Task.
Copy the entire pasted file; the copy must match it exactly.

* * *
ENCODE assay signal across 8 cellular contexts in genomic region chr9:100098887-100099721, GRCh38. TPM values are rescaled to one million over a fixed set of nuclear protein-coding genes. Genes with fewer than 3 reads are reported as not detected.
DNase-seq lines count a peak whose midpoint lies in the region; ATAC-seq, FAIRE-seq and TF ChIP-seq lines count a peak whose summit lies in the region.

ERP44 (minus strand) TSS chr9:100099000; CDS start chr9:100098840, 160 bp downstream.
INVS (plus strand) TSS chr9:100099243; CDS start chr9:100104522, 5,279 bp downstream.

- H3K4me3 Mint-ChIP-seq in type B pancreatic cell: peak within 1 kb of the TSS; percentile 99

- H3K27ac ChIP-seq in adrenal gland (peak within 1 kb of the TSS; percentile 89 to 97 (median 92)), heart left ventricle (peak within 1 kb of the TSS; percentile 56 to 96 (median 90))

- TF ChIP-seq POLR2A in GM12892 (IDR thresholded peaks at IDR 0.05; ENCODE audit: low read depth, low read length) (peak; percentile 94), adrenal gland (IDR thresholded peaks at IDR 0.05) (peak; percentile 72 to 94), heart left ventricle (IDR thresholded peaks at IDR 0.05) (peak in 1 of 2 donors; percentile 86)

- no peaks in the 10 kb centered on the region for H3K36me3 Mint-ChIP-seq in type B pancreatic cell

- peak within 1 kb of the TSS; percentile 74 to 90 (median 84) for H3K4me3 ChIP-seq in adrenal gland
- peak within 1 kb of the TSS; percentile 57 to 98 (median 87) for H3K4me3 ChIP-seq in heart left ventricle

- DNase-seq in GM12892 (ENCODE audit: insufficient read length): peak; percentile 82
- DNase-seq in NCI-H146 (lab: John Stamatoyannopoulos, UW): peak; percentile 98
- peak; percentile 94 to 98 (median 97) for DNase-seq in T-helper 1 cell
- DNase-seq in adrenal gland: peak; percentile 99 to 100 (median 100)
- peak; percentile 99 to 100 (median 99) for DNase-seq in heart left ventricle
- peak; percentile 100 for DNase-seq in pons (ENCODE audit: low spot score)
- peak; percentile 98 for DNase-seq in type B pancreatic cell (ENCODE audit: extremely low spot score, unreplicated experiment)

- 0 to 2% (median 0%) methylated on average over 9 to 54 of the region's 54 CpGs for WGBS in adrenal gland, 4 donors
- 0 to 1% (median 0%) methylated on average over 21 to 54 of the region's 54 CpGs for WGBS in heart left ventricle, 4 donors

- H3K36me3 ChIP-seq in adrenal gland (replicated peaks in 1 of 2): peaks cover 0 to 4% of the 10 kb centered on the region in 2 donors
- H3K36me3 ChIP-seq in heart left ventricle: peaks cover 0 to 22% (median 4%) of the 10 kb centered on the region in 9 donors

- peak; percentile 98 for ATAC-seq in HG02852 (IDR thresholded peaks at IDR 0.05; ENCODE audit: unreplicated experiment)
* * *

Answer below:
ENCODE assay signal across 8 cellular contexts in genomic region chr9:100098887-100099721, GRCh38. TPM values are rescaled to one million over a fixed set of nuclear protein-coding genes. Genes with fewer than 3 reads are reported as not detected.
DNase-seq lines count a peak whose midpoint lies in the region; ATAC-seq, FAIRE-seq and TF ChIP-seq lines count a peak whose summit lies in the region.

ERP44 (minus strand) TSS chr9:100099000; CDS start chr9:100098840, 160 bp downstream.
INVS (plus strand) TSS chr9:100099243; CDS start chr9:100104522, 5,279 bp downstream.

- H3K4me3 Mint-ChIP-seq in type B pancreatic cell: peak within 1 kb of the TSS; percentile 99

- H3K27ac ChIP-seq in adrenal gland (peak within 1 kb of the TSS; percentile 89 to 97 (median 92)), heart left ventricle (peak within 1 kb of the TSS; percentile 56 to 96 (median 90))

- TF ChIP-seq POLR2A in GM12892 (IDR thresholded peaks at IDR 0.05; ENCODE audit: low read depth, low read length) (peak; percentile 94), adrenal gland (IDR thresholded peaks at IDR 0.05) (peak; percentile 72 to 94), heart left ventricle (IDR thresholded peaks at IDR 0.05) (peak in 1 of 2 donors; percentile 86)

- no peaks in the 10 kb centered on the region for H3K36me3 Mint-ChIP-seq in type B pancreatic cell

- peak within 1 kb of the TSS; percentile 74 to 90 (median 84) for H3K4me3 ChIP-seq in adrenal gland
- peak within 1 kb of the TSS; percentile 57 to 98 (median 87) for H3K4me3 ChIP-seq in heart left ventricle

- DNase-seq in GM12892 (ENCODE audit: insufficient read length): peak; percentile 82
- DNase-seq in NCI-H146 (lab: John Stamatoyannopoulos, UW): peak; percentile 98
- peak; percentile 94 to 98 (median 97) for DNase-seq in T-helper 1 cell
- DNase-seq in adrenal gland: peak; percentile 99 to 100 (median 100)
- peak; percentile 99 to 100 (median 99) for DNase-seq in heart left ventricle
- peak; percentile 100 for DNase-seq in pons (ENCODE audit: low spot score)
- peak; percentile 98 for DNase-seq in type B pancreatic cell (ENCODE audit: extremely low spot score, unreplicated experiment)

- 0 to 2% (median 0%) methylated on average over 9 to 54 of the region's 54 CpGs for WGBS in adrenal gland, 4 donors
- 0 to 1% (median 0%) methylated on average over 21 to 54 of the region's 54 CpGs for WGBS in heart left ventricle, 4 donors

- H3K36me3 ChIP-seq in adrenal gland (replicated peaks in 1 of 2): peaks cover 0 to 4% of the 10 kb centered on the region in 2 donors
- H3K36me3 ChIP-seq in heart left ventricle: peaks cover 0 to 22% (median 4%) of the 10 kb centered on the region in 9 donors

- peak; percentile 98 for ATAC-seq in HG02852 (IDR thresholded peaks at IDR 0.05; ENCODE audit: unreplicated experiment)